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15th May – Editorials/Opinions Analyses


  1. What is the ‘One Nation, One Ration Card’ system?
  2. Are India’s labour laws too restrictive?
  3. Five ways how blockchain technology can aid recovery
  4. India’s revival plan must focus on cities


Focus: GS-II Social Justice, Governance

Why in news?

  • Finance Minister on 14th May 2020 announced the national rollout of a ‘One Nation, One Ration Card’ system in all states and Union Territories by March 2021.
  • As of now, about 20 states have come on board to implement the inter-state ration card portability.

Why do we need a ‘One Nation, One Ration Card’ system?

  • In the present system, a ration cardholder can buy foodgrains only from an FPS that has been assigned to her in the locality in which she lives.
  • Suppose a beneficiary lives in the district of Basti in Uttar Pradesh and migrates to Mumbai for work. Currently, she is no longer able to purchase subsidised foodgrains from a PDS shop in her new locality in Mumbai.
  • The Public Distribution System (PDS) system is marred with inefficiency leading to leakages in the system. To plug the leakages and make the system better, the government has started the reform process.

What is the one ‘One Nation, One Ration Card’ system?

  • Under the ‘One Nation, One Ration Card’ system, the beneficiary will be able to buy subsidised foodgrains from any FPS across the country.
  • The new system, based on a technological solution, will identify a beneficiary through biometric authentication on electronic Point of Sale (ePoS) devices installed at the FPSs, and enable that person to purchase the quantity of foodgrains to which she is entitled under the NFSA.

How will the system of ration card portability work?

  • Ration card portability is aimed at providing intra-state as well as inter-state portability of ration cards.
  • While the Integrated Management of Public Distribution System (IM-PDS) portal provides the technological platform for the inter-state portability of ration cards, enabling a migrant worker to buy foodgrains from any FPS across the country, the other portal ( hosts the data of distribution of foodgrains through E-PoS devices within a state.
  • The Annavitran portal enables a migrant worker or his family to avail the benefits of PDS outside their district but within their state.

Since when has the One Nation, One Ration Card System been in the works?

  • The one card scheme work started about two years back when the government launched a scheme called Integrated Management of Public Distribution System (IM-PDS) in April 2018.
  • It used a technological solution involving the use of Aadhaar to identify beneficiaries.
  • Under the scheme, the seeding of ration cards with Aadhaar is being done.
  • Simultaneously, PoS machines are being installed at all FPSs across the country.
  • Once 100 per cent of Aadhaar seeding and 100 per cent installation of PoS devices is achieved, the national portability of ration cards will become a reality.
  • It will enable migrant workers to buy foodgrains from any FPS by using their existing/same ration card.

How has been the experience of Ration Card Portability so far?

  • The facility of inter-state ration card portability is available in 20 states as of now but the number of transactions done through using this facility has been low so far.
  • According to data available on the IMPDS portal, only 275 transactions have been done until May 14.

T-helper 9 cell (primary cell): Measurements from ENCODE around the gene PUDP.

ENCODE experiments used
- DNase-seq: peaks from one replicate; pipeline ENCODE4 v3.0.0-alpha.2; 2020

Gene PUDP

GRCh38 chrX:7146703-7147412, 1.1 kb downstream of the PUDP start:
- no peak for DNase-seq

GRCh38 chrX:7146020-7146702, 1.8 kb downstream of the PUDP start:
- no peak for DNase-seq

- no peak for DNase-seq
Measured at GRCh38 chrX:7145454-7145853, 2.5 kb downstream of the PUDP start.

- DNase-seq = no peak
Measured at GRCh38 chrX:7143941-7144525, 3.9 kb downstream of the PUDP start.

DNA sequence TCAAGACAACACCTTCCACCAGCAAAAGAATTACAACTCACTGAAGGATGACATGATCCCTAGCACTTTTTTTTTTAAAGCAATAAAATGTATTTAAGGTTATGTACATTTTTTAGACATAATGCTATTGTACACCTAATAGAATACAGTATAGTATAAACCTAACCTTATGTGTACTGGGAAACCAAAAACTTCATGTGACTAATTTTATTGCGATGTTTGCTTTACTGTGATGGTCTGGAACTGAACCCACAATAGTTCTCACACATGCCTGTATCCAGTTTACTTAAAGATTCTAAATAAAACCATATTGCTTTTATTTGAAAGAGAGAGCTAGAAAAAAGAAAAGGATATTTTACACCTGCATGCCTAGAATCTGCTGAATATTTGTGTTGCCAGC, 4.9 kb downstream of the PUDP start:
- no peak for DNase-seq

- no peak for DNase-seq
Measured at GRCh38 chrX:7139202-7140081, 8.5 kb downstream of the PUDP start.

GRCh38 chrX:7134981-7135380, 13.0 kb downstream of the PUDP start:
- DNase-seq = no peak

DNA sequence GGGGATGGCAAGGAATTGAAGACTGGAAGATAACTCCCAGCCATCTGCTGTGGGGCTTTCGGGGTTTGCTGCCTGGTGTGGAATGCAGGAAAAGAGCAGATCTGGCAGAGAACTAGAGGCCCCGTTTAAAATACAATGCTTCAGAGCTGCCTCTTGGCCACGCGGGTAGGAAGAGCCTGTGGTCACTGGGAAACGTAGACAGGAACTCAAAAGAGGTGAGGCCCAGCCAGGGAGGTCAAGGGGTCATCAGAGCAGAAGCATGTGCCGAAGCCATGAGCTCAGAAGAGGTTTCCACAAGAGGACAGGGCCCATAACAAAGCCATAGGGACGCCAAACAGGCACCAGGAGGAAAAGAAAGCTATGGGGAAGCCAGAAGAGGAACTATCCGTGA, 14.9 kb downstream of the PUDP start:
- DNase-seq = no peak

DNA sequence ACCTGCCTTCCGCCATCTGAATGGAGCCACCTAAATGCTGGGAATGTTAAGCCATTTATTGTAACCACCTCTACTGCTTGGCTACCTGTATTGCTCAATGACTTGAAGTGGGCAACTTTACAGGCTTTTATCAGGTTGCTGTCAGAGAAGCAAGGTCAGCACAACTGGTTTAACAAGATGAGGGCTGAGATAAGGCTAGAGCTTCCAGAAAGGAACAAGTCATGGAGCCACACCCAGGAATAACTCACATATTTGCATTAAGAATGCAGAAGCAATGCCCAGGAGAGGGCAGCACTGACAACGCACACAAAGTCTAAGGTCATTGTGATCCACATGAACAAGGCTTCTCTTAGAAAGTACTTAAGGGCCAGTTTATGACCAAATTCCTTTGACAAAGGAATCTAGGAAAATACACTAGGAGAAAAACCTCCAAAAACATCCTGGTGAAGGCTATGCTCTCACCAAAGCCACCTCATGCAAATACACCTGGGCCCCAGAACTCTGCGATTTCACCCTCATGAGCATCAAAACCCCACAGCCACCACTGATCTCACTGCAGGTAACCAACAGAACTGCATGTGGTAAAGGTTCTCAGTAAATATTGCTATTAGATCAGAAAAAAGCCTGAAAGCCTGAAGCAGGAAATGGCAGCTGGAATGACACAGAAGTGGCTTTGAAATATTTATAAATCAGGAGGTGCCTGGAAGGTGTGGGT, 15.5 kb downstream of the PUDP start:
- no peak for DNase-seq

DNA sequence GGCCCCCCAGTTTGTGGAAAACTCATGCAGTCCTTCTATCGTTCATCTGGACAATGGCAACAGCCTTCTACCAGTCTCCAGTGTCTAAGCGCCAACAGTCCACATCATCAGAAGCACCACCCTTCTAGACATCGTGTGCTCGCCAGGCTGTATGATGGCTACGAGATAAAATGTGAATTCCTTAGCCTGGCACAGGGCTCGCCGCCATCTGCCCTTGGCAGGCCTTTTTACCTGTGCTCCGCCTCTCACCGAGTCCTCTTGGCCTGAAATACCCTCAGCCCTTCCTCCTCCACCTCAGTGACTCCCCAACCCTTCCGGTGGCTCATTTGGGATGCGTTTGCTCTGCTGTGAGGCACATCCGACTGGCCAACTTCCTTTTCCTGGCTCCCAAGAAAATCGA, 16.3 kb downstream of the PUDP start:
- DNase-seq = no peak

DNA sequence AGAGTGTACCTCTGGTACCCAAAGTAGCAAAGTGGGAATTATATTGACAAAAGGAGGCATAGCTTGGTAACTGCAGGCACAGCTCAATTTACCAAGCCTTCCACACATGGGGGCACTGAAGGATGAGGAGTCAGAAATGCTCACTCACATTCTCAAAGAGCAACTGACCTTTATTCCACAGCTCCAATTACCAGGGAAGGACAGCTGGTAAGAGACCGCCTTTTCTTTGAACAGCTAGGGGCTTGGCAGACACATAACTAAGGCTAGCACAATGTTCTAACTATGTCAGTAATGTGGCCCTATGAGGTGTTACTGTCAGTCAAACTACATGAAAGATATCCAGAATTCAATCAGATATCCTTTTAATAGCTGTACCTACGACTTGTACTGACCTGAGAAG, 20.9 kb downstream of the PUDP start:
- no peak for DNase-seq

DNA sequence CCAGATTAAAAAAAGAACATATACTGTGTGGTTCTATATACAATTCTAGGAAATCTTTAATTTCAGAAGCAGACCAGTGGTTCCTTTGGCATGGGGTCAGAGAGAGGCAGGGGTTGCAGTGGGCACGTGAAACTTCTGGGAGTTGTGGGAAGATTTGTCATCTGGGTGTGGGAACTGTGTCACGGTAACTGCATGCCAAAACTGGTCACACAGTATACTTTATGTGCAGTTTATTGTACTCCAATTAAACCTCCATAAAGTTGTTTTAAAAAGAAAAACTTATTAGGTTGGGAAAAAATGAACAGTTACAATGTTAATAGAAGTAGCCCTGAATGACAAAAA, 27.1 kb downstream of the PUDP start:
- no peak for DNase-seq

• Usages of intra-state ration card portability are way higher than the inter-state portability.

-Source: Indian Express


Focus: GS-III Indian Economy

Why in news?

Some State governments including Uttar Pradesh (U.P.) and Madhya Pradesh (M.P.) have proposed ordinances to exempt manufacturing establishments from the purview of most labour laws.

Are the Labour Law Exemption ordinances justified?

Three Issues:

  1. The kind of changes that have been made, they potentially will hurt, will dis-enable the realisation of the constitutional objectives that the Constitution provides as a number of basic rights, and, a number of directions under the directive principles of state policy.
  2. The facility of the concurrent subject has been abused.
  3. It will create industrial discontent, even a kind of labour unrest, which will stifle any hope of achieving industrial progress. And, employers will not benefit because these provisions will hurt labour welfare and thereby labour efficiency.

At the lower ends of the labour spectrum where less education is required, there is usually an excess supply of labour which gives more bargaining power to employers.

  • So, the responsibility of the state in such a context is to safeguard the interests of labour through legislation because the market does not give them the necessary protection.
  • The well-known things that act as constraints on job creation- include the overall health of the economy, the level of demand in the economy.

Was lack of flexibility in Labour Laws an issue?

  • It is certainly possible that at the lower end of the manufacturing spectrum, the labour laws have been arbitrarily and extortionately imposed.
  • They do incentivise some employers to evade showing workers on their books, for fear that even if they’re following laws, the state may come down on them on some pretext or the other.
  • There has to be a little bit more of a nuanced understanding of where exactly labour laws are a constraint and what can the government do to make life simpler there, while not going beyond a non-negotiable floor.

Is urging the mandatory return of workers implementable?

  1. There must be enabling conditions like resumption of public transportation or private provision of transportation by the employers.
  2. COVID SOPs must be effectively implemented at the workplace because the workers could withdraw from a potentially hazardous workplace.
  3. And third, there must be work.

If these three conditions are satisfied and still the workers do not report, action can be taken against them, as per the company rules or agreements or the standing orders under the Industrial Employment Standing Orders Act, 1946, giving the workers a fair hearing.

Do these ordinances risk compromising workers’ rights and safety?

  1. These ordinances have frozen the conditions of work like lighting, temperature, dust and fumes and brightness and there is every incentive for the employer to ignore given the labour market opportunistic behaviour.
  2. The extension of working hours and deficient conditions of work, pose a considerable threat to occupational safety and health.

Making India a more attractive destination as a Justification